Last week, Telegraph.co.uk labeled Ryanair as “still the world’s most favourite airline” based on a report released by the International Air Transport Association, for having carried the most number of international passengers last year. “Even the combined traffic of EasyJet and Bristish Airways is still less than Ryanair’s total, confirming that passengers can’t get enough of Ryanair’s guaranteed lowest fares, no fuel surcharges, and number one customer service,” a spokesperson said.
BBC News recently featured Ryanair’s success story—from almost closing down in 1988 to totally changing its business model in the 1990s, to now being one of the world’s leading airlines. You can read the full article here.
Here are some of our takeaways from Ryanair’s success story.
Don’t quit, have the courage to change instead
During its first years, Ryanair would generously give away free food and drink to pacify customers when a flight was delayed. Back then, that’s what it meant to provide great customer service. It did make customers happy, but the company was also losing a lot of profit.
In the late 80s, as they were in the brink of closing down, owner Tony Ryan refused to quit. Instead, he led the company into making drastic changes in their business model and culture—which brought about dramatic and profitable results. And the rest was history.
We’ve seen a lot of companies close down because of profit loss or other factors beyond their control. Ryanair was one of the few courageous ones who fought the battle and came out a winner.
Don’t be afraid to make big risks
It was a make-or-break point for Ryanair. Desperate to get out of the pit they were in, they took the leap and patterned their new business model to US-based Southwest Airlines who was the first airline to make profits from low-cost air fares.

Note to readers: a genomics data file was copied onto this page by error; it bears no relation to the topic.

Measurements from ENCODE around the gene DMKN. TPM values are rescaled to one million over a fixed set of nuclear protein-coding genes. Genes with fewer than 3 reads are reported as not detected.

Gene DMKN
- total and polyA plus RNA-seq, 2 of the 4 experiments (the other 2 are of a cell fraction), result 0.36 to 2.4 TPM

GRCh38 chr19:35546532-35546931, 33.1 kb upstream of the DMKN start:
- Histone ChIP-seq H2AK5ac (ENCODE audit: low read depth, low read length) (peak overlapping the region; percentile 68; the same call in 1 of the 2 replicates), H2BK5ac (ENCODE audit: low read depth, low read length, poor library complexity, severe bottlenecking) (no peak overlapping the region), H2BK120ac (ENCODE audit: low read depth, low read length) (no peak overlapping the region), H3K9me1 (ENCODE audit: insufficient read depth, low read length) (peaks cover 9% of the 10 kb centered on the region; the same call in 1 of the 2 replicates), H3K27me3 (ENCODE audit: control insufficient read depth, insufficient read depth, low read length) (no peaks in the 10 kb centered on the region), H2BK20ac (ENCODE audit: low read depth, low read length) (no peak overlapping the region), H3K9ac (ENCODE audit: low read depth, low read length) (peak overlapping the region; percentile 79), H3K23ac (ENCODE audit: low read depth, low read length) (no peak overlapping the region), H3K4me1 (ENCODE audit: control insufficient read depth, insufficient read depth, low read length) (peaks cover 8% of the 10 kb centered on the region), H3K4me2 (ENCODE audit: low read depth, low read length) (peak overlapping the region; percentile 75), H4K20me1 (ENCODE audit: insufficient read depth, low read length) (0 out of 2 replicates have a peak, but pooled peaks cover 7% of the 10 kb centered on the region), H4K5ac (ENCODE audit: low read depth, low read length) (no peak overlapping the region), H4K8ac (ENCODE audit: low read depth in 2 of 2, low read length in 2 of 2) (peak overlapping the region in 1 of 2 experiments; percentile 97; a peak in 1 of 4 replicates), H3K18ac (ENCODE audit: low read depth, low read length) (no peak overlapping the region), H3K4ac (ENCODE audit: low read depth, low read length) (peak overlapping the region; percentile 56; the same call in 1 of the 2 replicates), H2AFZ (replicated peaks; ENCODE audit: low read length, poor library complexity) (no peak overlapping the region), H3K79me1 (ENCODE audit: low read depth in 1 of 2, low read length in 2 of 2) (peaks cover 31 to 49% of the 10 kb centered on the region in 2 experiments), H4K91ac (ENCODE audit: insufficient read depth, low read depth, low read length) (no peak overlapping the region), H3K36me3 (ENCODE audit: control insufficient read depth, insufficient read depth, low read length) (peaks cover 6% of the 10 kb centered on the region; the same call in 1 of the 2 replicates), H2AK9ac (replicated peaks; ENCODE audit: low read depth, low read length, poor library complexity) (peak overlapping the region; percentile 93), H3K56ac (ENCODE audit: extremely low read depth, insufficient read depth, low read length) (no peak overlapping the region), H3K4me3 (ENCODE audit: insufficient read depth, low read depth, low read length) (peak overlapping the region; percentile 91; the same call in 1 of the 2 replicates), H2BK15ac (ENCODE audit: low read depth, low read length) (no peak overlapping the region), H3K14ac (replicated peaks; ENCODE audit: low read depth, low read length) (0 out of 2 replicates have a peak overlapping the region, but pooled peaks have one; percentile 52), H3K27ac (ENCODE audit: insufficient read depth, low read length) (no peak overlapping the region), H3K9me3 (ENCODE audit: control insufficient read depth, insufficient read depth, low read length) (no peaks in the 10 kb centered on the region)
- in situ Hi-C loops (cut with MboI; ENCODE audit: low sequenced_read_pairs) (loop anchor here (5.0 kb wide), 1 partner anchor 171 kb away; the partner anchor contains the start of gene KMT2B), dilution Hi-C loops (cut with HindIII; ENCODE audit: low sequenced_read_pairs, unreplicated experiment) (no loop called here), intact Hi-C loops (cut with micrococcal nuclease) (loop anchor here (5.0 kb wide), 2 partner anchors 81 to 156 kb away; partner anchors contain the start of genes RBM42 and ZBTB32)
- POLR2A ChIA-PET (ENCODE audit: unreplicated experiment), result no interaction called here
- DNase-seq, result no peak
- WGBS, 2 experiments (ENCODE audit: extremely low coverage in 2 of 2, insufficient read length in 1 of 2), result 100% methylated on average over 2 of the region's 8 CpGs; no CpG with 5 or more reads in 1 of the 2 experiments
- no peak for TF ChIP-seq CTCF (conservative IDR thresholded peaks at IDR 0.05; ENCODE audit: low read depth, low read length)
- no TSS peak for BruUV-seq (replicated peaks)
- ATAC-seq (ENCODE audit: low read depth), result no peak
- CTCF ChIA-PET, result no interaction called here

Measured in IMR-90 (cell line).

And Ryanair didn’t just learn from Southwest, they reinvented this low-cost business model and took it to an entirely new level of extreme.
The risks Ryanair took (and is still taking) has brought them in the middle of scrutiny from customers and commentators, but their relentless pursuit to provide low fares, convenience, and good service still made them one of the leading airlines of our time.
Taking big risks can make you or break you. But for the chance that it would translate to big wins, don’t be afraid to take the risk.
You can’t please everybody, that’s okay
“We’re the airline everyone loves to hate!” Caroline Green, Ryanair’s Director of Customer Service, chirped. “We cannot offer low fares without having a really low-cost base,” says Chief Financial Officer Howard Millar. “So if that means we have to get up in the morning and have a fight with everybody, we will.”
There may be a lot of people talking about Ryanair in a negative light, and many have raised concerns in their extreme cost-cutting decisions. But Ryanair carries on their mission to keep finding ways to lower down costs no matter what.
You cannot please everyone, and not all customers will be satisfied. But if that’s the cost of serving a greater number of people, then that’s a choice worth fighting for.
Full Disclosure: transcosmos has been providing customer support for Ryanair over the past 3 years. We handle voice calls and chat sessions with customers having problems related to booking, reservations and checking in. We take around 1 million calls per year for Ryanair. And although transcosmos role is just a tiny portion in its massive global operations, we are honored to witness its growth and success year after year.